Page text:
AIDS and Behavior

, Volume 10, Issue 6, pp 743–751

Inconsistent Condom Use with Steady and Casual Partners and Associated Factors among Sexually-Active Men who Have Sex with Men in Bangkok, Thailand

Authors

    • Centers for Disease Control and PreventionDivision of HIV/AIDS Prevention
  • Sathapana Naorat
    • Thailand Ministry of Public Health–U.S. CDC Collaboration
  • Rapeepun Jommaroeng
    • AIDS Research CentreThai Red Cross Society
    • Rainbow Sky Organization
  • Richard A. Jenkins
    • U.S. Centers for Disease Control and PreventionDivisions of HIV/AIDS Prevention
  • Ronald Stall
    • U.S. Centers for Disease Control and PreventionDivisions of HIV/AIDS Prevention
    • currently Assistant Dean, School of Public HealthUniversity of Pittsburgh
  • Supaporn Jeeyapant
    • Thailand Ministry of Public Health–U.S. CDC Collaboration
  • Praphan Phanuphak
    • AIDS Research CentreThai Red Cross Society
  • Jordan W. Tappero
    • U.S. Centers for Disease Control and PreventionDivisions of HIV/AIDS Prevention
    • Thailand Ministry of Public Health–U.S. CDC Collaboration
  • Frits van Griensven
    • U.S. Centers for Disease Control and PreventionDivisions of HIV/AIDS Prevention
    • Thailand Ministry of Public Health–U.S. CDC Collaboration
Original Artical

DOI: 10.1007/s10461-006-9108-4

Cite this article as:
Mansergh, G., Naorat, S., Jommaroeng, R. et al. AIDS Behav (2006) 10: 743. doi:10.1007/s10461-006-9108-4

HIV/STD risk behavior has not been examined in community samples of men who have sex with men (MSM) in Thailand. The sexually-active sample (n=927) was recruited from bars, saunas, and parks; 20% identified as bisexual and 17% tested HIV-positive. Inconsistent (<100%) condom use was reported by 45% of those with steady partners and 21% of those with casual partners in the prior three months. 21% had heard of effective HIV treatments (n=194), among whom 44% believed HIV was less serious and 36% said their risk behavior had increased after hearing about the treatments. In multivariate analysis, HIV-positive status, gay-identification, getting most HIV information from the radio, believing HIV can be transmitted by mosquito bite, and concern about acquiring an STD were associated with inconsistent condom use during anal sex; slightly older age (25–29 vs. 18–24 years) was associated with more consistent condom use. HIV/STD risk-reduction strategies for MSM in Bangkok should clearly state sexual risk to individuals in this population.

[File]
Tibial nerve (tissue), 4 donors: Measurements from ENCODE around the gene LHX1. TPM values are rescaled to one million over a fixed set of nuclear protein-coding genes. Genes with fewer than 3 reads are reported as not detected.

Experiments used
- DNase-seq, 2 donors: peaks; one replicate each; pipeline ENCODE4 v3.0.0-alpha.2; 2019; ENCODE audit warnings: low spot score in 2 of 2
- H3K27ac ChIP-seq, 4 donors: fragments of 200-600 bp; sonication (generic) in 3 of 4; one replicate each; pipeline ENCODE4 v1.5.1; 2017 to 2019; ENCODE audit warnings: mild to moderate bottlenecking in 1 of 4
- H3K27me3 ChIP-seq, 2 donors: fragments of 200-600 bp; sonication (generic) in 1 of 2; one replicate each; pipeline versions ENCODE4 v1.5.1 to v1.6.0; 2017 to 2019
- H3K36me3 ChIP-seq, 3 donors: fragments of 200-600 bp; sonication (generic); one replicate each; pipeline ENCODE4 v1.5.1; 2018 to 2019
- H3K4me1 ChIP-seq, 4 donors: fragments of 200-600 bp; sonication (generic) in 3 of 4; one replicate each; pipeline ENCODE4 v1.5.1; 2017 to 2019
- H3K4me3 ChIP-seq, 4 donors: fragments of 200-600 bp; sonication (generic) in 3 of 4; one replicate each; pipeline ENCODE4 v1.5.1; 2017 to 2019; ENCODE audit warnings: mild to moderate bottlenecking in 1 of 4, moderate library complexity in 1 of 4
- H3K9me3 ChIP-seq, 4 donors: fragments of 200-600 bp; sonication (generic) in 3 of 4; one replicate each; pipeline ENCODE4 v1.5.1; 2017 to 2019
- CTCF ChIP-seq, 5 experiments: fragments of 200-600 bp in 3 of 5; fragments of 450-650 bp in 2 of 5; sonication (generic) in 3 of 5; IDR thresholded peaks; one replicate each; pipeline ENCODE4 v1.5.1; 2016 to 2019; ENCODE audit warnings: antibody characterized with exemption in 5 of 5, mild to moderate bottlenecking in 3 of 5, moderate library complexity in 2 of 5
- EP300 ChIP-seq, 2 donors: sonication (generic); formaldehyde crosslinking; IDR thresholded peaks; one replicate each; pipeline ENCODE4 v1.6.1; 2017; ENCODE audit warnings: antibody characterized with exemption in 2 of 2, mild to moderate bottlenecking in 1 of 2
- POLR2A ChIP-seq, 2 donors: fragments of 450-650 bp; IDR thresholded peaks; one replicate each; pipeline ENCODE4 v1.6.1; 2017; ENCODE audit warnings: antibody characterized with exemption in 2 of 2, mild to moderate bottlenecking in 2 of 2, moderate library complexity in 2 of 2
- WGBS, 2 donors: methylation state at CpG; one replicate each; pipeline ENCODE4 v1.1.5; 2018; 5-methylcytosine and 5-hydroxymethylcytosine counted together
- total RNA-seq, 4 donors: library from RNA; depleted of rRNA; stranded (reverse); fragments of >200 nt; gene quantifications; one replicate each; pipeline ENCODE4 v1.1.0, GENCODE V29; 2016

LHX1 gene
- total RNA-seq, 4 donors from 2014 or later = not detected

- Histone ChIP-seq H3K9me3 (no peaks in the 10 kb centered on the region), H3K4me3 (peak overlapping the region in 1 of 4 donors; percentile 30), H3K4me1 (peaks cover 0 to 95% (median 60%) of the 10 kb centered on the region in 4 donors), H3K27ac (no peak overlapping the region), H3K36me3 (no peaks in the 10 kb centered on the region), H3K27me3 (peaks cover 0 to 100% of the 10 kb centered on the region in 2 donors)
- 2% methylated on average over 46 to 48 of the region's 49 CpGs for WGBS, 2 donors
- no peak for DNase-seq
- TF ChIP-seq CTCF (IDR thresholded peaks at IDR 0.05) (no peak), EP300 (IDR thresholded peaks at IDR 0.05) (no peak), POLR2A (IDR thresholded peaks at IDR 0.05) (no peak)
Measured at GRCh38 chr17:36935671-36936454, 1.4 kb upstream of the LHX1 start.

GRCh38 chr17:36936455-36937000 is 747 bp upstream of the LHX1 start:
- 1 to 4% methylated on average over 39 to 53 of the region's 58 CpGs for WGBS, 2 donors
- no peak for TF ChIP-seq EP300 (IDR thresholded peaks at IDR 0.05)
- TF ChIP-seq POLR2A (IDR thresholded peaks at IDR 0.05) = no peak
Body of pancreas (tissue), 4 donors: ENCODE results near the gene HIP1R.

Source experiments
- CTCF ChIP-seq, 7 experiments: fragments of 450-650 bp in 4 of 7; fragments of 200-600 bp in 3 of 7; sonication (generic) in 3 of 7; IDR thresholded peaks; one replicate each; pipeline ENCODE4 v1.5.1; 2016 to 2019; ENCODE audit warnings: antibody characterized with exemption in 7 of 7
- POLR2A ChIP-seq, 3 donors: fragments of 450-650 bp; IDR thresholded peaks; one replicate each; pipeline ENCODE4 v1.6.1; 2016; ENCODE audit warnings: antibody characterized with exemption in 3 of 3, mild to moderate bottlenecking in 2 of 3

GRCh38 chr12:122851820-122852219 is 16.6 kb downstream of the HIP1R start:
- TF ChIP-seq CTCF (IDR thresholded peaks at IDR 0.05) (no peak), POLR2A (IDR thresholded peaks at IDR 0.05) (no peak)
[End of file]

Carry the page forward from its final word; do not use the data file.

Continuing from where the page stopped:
Keywords

Men who have sex with men (MSM)Sexual riskSex partnersBangkokThailand

Introduction

Thailand is an example of how awareness campaigns and a mix of behavioral, structural, and biomedical interventions relatively early in an AIDS epidemic can successfully reduce the incidence of HIV infection. In the early-1990s, the Thai government implemented the 100% condom program targeting commercial sex workers and their clients (Hanenberg, Rojanapithayakorn, Kunasol, & Sokal, 1994; Rojanapithayakorn & Hanenberg, 1996). Programs also were implemented to reduce mother to child HIV transmission (Amornwichet et al., 2002), and limited efforts were made to improve treatment for injection drug users beyond methadone maintenance (Vanichseni, Wongsuwan, Choopanya, & Wongpanich, 1991). Surveillance and epidemiological assessment of broad samples of men who have sex with men (MSM) have not been undertaken, despite the fact that the first reported AIDS cases in Thailand were among MSM 20 years ago (Thongcharoen, 1989; Traisupa, Wongba, & Taylor, 1987). Stigma and/or denial of homosexuality in Thai culture (Jackson, 1995; Lyttleton, 1995), and concern for hurting tourism (Sivaraman, 1995), reportedly contributed to a lack of HIV research and programs for MSM, even though scientists warned that the Thai epidemic was becoming centered on marginalized groups such as MSM (Beyrer, 1998).